“A right for one is a right for another and a responsibility for all.”

In 1988, as Founding Chairman of People For the American Way, Norman Lear was among the cosigners of the Williamsburg Charter, “written and published expressly to address the dilemmas, challenges, and opportunities posed by religious liberty in American public life.”

Lear and others, including Presidents Carter and Ford and Chief Justices Rehnquist and Burger, agreed that “a right for one is a right for another and a responsibility for all.”

That is the spirit in which faith leaders and religious liberty advocates, including PFAW Foundation and the African American Ministers Leadership Council, led by the First Amendment Center and Interfaith Alliance, have come together in 2012 to answer the question, “What is the truth about American Muslims?”

October 11 marked the release of their document, addressing such topics as the law of religious freedom; American Muslims in the United States; misunderstood terms and practices; and Sharia.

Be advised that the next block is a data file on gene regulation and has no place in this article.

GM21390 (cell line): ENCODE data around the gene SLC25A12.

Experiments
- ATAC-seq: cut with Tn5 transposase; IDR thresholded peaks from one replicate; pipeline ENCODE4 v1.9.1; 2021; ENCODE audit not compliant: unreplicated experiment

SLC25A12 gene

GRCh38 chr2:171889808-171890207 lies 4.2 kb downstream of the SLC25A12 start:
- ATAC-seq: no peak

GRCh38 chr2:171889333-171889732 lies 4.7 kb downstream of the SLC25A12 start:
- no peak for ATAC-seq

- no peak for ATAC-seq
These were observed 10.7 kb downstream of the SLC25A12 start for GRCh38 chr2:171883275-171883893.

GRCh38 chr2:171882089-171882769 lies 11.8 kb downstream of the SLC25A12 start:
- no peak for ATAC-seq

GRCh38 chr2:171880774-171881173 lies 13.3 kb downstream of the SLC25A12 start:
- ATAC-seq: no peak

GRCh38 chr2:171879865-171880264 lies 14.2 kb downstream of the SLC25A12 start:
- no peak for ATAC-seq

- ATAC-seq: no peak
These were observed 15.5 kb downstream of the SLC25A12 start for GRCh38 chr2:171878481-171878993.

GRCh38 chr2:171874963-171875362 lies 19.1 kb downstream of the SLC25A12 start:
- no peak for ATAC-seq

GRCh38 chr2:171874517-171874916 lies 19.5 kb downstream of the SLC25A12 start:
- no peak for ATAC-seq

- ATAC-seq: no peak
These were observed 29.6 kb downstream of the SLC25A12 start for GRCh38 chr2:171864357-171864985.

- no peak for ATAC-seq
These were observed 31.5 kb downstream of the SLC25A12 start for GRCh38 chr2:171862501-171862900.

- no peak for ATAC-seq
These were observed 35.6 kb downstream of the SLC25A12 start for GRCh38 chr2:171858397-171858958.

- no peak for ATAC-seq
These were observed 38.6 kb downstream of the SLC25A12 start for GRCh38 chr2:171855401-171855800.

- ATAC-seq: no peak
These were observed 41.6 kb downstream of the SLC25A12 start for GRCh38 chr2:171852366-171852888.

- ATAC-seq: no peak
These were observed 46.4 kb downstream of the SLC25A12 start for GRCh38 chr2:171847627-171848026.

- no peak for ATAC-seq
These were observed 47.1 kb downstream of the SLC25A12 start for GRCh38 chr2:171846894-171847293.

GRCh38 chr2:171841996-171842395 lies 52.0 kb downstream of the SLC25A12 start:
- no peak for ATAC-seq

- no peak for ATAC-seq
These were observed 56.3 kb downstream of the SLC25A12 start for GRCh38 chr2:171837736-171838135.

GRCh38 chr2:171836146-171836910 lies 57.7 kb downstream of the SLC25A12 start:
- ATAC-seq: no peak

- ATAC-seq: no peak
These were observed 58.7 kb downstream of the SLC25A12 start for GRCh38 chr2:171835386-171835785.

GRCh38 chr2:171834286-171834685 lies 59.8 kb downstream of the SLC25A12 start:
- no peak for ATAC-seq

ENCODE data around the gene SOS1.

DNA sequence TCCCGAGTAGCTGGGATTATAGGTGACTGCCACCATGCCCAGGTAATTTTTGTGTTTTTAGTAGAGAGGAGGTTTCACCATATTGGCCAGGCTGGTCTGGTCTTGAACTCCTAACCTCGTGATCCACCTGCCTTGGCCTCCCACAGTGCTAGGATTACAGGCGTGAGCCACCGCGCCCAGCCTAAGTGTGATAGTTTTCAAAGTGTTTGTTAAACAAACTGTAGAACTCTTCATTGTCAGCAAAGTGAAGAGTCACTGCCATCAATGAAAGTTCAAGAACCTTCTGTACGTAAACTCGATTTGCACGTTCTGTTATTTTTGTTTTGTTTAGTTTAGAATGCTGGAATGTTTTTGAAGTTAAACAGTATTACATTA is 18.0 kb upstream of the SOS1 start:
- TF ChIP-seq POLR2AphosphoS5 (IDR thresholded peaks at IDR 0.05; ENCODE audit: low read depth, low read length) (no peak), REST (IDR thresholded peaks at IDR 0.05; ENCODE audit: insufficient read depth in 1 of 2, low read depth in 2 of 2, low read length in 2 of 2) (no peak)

Dr. Charles C. Haynes, Director of the Religious Freedom Education Project at the First Amendment Center:

Our aim is to provide the public with balanced and accurate information about religious freedom and American Muslims in order to counter the dangerous and often vicious propaganda that has helped fuel the dramatic rise of anti-Muslim bigotry in America.

Rev. Dr. C. Welton Gaddy, President of Interfaith Alliance:

In producing and disseminating this resource, we seek to uphold our shared commitment to religious freedom and contribute to a climate of understanding and mutual respect among Americans of all faiths and none.

Richard Cizik, President of the New Evangelical Project for the Common Good:

Religious liberty is not just a gift from God but a duty to God . . . Let’s together create a new heroic culture. People who stand up to bigotry are heroes.

Dr. Hussein Rashid, Adjunct Professor, Hofstra University, and Associate Editor, Religion Dispatches:

This isn't about one religious community. We need to be better together.

Back in August, PFAW Foundation sought to answer its own set of religious liberty questions in 12 Rules for Mixing Religion and Politics.

PFAW Foundation